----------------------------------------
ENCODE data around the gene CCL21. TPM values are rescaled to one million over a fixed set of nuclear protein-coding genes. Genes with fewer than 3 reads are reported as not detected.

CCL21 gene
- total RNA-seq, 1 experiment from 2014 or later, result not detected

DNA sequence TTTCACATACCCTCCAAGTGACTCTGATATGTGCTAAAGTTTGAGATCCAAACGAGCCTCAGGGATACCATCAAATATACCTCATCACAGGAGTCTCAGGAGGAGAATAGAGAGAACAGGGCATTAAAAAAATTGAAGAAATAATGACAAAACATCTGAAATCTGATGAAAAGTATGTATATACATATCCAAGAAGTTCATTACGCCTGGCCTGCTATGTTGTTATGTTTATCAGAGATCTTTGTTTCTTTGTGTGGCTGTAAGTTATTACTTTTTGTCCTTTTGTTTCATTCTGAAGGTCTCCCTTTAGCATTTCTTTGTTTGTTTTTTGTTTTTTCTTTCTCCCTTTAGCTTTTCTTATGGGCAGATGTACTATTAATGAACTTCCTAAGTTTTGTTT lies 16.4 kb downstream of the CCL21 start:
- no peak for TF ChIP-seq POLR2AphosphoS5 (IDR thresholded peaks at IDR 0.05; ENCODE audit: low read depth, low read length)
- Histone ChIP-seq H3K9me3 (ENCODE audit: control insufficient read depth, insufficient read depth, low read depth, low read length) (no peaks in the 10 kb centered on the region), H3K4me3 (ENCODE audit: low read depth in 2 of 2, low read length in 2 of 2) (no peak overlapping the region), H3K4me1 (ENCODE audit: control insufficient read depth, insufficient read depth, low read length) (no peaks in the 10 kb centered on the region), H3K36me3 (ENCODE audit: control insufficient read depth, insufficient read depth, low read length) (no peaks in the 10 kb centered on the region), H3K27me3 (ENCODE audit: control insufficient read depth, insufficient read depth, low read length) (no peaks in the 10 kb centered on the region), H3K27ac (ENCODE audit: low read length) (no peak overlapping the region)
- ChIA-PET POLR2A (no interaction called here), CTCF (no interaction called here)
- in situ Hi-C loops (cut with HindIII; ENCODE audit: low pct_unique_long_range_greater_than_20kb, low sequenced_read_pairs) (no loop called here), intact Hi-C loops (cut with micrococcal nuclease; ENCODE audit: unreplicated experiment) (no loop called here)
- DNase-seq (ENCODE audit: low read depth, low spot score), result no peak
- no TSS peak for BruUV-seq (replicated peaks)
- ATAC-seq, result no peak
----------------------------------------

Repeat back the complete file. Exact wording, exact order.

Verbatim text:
ENCODE data around the gene CCL21. TPM values are rescaled to one million over a fixed set of nuclear protein-coding genes. Genes with fewer than 3 reads are reported as not detected.

CCL21 gene
- total RNA-seq, 1 experiment from 2014 or later, result not detected

DNA sequence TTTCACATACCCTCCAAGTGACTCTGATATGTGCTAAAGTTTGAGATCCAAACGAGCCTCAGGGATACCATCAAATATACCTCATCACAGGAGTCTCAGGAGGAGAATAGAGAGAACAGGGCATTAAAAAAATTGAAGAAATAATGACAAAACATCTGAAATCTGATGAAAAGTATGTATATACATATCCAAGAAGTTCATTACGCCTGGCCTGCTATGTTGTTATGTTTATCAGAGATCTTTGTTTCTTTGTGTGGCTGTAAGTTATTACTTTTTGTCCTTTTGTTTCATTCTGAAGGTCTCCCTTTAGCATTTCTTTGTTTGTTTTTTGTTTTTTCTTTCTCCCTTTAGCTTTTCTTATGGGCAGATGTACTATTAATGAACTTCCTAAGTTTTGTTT lies 16.4 kb downstream of the CCL21 start:
- no peak for TF ChIP-seq POLR2AphosphoS5 (IDR thresholded peaks at IDR 0.05; ENCODE audit: low read depth, low read length)
- Histone ChIP-seq H3K9me3 (ENCODE audit: control insufficient read depth, insufficient read depth, low read depth, low read length) (no peaks in the 10 kb centered on the region), H3K4me3 (ENCODE audit: low read depth in 2 of 2, low read length in 2 of 2) (no peak overlapping the region), H3K4me1 (ENCODE audit: control insufficient read depth, insufficient read depth, low read length) (no peaks in the 10 kb centered on the region), H3K36me3 (ENCODE audit: control insufficient read depth, insufficient read depth, low read length) (no peaks in the 10 kb centered on the region), H3K27me3 (ENCODE audit: control insufficient read depth, insufficient read depth, low read length) (no peaks in the 10 kb centered on the region), H3K27ac (ENCODE audit: low read length) (no peak overlapping the region)
- ChIA-PET POLR2A (no interaction called here), CTCF (no interaction called here)
- in situ Hi-C loops (cut with HindIII; ENCODE audit: low pct_unique_long_range_greater_than_20kb, low sequenced_read_pairs) (no loop called here), intact Hi-C loops (cut with micrococcal nuclease; ENCODE audit: unreplicated experiment) (no loop called here)
- DNase-seq (ENCODE audit: low read depth, low spot score), result no peak
- no TSS peak for BruUV-seq (replicated peaks)
- ATAC-seq, result no peak